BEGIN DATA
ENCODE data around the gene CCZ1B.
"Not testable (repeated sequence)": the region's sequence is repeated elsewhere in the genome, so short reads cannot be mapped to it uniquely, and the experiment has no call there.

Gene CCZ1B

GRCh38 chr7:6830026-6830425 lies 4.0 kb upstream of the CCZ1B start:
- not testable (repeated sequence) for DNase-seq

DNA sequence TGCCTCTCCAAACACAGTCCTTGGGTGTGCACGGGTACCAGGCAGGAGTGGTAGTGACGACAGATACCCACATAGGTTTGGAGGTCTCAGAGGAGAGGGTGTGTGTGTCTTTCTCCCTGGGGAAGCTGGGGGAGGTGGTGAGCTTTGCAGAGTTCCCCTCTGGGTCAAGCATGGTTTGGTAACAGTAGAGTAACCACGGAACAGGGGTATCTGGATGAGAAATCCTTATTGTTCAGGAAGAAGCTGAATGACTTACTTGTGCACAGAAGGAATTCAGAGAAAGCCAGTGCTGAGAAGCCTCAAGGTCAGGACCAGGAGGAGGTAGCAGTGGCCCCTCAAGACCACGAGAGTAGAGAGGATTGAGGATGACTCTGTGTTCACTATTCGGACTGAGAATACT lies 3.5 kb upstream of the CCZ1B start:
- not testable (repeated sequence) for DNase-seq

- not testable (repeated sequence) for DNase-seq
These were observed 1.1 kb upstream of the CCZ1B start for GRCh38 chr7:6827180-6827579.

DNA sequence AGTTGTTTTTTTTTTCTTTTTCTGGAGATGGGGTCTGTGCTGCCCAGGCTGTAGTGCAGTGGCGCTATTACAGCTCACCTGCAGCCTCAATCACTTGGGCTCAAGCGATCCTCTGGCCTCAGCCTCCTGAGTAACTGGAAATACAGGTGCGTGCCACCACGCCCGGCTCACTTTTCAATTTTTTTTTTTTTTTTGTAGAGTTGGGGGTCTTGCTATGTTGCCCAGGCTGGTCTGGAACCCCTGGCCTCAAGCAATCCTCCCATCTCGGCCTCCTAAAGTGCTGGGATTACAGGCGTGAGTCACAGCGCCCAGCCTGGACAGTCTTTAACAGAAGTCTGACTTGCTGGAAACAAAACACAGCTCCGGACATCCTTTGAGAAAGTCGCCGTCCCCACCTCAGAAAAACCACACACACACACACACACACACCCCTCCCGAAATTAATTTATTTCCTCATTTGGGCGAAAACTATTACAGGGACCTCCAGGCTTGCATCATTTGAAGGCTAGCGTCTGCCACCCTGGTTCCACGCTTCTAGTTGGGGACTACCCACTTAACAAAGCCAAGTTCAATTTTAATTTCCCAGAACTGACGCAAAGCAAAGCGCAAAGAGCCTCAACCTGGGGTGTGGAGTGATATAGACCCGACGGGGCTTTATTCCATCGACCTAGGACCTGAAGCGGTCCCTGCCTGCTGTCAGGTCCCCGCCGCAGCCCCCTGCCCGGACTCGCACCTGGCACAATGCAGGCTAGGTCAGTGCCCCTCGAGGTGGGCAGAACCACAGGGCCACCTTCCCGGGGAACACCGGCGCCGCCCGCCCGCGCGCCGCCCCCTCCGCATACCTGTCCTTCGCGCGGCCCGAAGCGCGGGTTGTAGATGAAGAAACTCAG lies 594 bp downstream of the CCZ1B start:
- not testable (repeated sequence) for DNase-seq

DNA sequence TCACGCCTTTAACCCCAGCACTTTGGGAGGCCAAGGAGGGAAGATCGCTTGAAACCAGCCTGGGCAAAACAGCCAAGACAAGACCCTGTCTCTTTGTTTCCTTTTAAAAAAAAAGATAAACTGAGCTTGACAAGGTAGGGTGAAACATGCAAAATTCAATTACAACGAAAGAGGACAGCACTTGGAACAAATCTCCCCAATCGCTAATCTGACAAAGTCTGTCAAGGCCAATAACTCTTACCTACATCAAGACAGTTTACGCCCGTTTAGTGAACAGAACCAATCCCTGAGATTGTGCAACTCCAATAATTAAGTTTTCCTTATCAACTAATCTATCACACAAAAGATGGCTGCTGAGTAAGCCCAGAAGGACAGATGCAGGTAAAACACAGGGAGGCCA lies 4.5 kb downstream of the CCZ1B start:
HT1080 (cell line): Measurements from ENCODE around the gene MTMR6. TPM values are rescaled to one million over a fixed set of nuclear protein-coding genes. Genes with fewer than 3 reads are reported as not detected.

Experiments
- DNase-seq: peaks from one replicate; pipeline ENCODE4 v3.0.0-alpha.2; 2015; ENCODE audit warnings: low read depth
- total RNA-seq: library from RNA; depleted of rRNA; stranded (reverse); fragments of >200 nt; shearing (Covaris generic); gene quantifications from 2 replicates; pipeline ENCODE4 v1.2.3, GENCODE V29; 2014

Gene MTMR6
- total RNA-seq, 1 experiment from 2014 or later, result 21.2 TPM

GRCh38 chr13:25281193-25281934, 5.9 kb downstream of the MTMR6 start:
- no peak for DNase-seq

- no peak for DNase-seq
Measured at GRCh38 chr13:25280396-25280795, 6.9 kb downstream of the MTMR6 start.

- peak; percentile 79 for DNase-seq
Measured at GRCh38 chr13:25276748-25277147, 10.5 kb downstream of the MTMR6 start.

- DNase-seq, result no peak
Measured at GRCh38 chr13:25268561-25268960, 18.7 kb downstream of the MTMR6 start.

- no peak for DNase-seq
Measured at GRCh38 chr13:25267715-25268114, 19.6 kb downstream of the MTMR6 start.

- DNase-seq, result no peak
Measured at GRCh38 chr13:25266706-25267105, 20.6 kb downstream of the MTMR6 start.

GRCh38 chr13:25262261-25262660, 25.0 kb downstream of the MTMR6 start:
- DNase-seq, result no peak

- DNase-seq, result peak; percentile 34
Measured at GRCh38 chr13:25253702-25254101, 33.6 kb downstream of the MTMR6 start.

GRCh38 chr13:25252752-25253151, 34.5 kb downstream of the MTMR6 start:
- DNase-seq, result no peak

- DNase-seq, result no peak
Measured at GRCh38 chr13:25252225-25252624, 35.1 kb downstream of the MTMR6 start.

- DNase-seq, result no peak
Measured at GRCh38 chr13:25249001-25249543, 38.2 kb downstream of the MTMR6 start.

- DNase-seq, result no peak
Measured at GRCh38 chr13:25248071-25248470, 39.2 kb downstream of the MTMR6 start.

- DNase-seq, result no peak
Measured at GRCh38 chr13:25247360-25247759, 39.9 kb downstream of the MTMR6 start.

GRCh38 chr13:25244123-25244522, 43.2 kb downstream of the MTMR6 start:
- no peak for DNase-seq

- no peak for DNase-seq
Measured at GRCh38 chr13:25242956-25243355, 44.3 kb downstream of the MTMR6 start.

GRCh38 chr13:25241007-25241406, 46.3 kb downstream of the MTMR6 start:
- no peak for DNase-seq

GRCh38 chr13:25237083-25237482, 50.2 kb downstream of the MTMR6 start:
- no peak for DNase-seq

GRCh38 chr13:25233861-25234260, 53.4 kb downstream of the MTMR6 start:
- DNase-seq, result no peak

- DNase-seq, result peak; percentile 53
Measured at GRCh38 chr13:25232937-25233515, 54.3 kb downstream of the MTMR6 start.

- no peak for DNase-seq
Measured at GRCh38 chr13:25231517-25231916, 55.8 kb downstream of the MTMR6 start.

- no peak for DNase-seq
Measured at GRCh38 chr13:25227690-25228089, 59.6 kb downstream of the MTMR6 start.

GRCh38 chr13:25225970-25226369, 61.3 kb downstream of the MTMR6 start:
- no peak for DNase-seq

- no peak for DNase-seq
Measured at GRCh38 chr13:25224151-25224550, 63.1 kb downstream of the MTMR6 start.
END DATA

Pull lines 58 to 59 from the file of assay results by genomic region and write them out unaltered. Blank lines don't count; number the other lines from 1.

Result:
Measured at GRCh38 chr13:25231517-25231916, 55.8 kb downstream of the MTMR6 start.

- no peak for DNase-seq